Mary Kouyoumdjian

Work by Composer Mary Kouyoumdjian Pulitzer Finalist

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NEW YORK — A work by composer Mary Kouyoumdjian was named a finalist for the Pulitzer Prize earlier this month. The work, “Paper Pianos,” a music-theatre hybrid, was described by the prize committee as a “socially urgent multimedia work that boldly melds music and audio documentary with first-person stories of refugees, exploring how music serves as solace and inspiration under conditions of displacement.”

“Paper Pianos” was specifically recognized by the prize committee for its music, which was composed by Mary Kouyoumdjian, a composer and documentarian with projects ranging from concert works to multimedia collaborations and film scores.

The Pulitzer Prize for Music went to Adagio (For Wadada Leo Smith), by Tyshawn Sorey.

Premiered at EMPAC (Curtis R. Priem Experimental Media and Performing Arts Center at Rensselaer Polytechnic Institute), Troy, N.Y. on February 25, 2023, “Paper Pianos” is a socially urgent multi-media work that boldly melds music and audio documentary with first-person stories of refugees, exploring how music serves as solace and inspiration under conditions of displacement.

The piece combines narratives from four refugees and resettlement workers: the Afghan pianist Milad Yousufi, Getachew Bashir (Ethiopia), Hani Ali (Somalia) and Akil Aljaysh (Iraq). Recordings of the protagonists from interviews conducted by creators Mary Kouyoumdjian (composer) and Nigel Maister (text and staging) are incorporated with the intricate hand-drawn animations of visual artist Kevork Mourad to vividly depict the dramatic emotional landscape of displacement and resettlement experienced by refugees throughout the world.

Kouyoumdjian’s score uses the recorded voices as integral compositional elements, and draws on folk-music and contemporary-music practices. She says: “I come from refugee parents forced to immigrate to the U.S. as a consequence of the Lebanese Civil War. And my parents come from refugee parents forced to escape to Lebanon from Turkey during the Armenian genocide of 1915. Experiences like Milad Yousufi’s resonate with me, and topics of wartime, genocide, and one’s relationship to ‘home’ have played a large role in my music.”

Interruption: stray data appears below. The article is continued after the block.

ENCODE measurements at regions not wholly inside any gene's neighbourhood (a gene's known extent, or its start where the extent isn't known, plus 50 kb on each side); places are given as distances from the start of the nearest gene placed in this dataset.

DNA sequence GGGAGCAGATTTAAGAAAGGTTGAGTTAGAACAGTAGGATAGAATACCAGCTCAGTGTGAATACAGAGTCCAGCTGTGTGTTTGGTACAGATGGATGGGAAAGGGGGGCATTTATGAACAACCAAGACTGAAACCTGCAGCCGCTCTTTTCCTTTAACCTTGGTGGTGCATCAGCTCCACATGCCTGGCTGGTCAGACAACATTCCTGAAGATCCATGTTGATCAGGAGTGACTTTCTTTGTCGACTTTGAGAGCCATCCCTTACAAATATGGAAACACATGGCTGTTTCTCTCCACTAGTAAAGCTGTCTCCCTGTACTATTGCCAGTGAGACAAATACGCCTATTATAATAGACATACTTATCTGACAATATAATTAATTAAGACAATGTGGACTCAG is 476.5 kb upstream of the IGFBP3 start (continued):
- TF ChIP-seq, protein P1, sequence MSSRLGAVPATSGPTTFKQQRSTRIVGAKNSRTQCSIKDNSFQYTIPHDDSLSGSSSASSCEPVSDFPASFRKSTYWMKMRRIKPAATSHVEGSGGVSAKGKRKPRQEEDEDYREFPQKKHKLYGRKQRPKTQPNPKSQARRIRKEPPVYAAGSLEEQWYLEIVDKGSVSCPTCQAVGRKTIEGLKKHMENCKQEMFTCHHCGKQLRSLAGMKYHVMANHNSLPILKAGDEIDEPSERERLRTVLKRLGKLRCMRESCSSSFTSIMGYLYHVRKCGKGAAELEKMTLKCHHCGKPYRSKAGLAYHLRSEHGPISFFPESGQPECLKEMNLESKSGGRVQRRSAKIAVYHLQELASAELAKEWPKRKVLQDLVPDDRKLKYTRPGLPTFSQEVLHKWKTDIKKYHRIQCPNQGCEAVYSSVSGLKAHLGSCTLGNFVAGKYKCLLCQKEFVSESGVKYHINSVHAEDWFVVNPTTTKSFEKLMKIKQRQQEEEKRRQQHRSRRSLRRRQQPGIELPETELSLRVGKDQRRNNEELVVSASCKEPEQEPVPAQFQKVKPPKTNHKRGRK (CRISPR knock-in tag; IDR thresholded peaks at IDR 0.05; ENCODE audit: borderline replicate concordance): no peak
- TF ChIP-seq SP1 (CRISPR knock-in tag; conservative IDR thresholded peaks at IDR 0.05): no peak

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Kouyoumdjian is a composer and documentarian with projects ranging from concert works to multimedia collaborations and film scores. As a first generation Armenian-American and having come from a family directly affected by the Lebanese Civil War and Armenian Genocide, she uses a sonic palette that draws on her heritage, interest in music as documentary, and background in experimental composition to progressively blend the old with the new. A strong believer in freedom of speech and the arts as an amplifier of expression, her compositional work often integrates recorded testimonies with resilient individuals and field recordings of place to invite empathy by humanizing complex experiences around social and political conflict. Kouyoumdjian has received commissions for such organizations as the New York Philharmonic, Kronos Quartet, Carnegie Hall and the Metropolitan Museum of Art.

Her music has been described as “eloquently scripted” and “emotionally wracking” by the New York Times.

Kouyoumdjian holds a D.M.A and M.A. in composition from Columbia University; an M.A. in Scoring for Film & Multimedia from New York University; and a B.A. in Music Composition from the University of California, San Diego. She has previously been on faculty at Columbia University, Boston Conservatory at Berklee, Brooklyn College’s Feirstein School of Cinema, Mannes Prep, and the New York Philharmonic’s Very Young Composers program.Music

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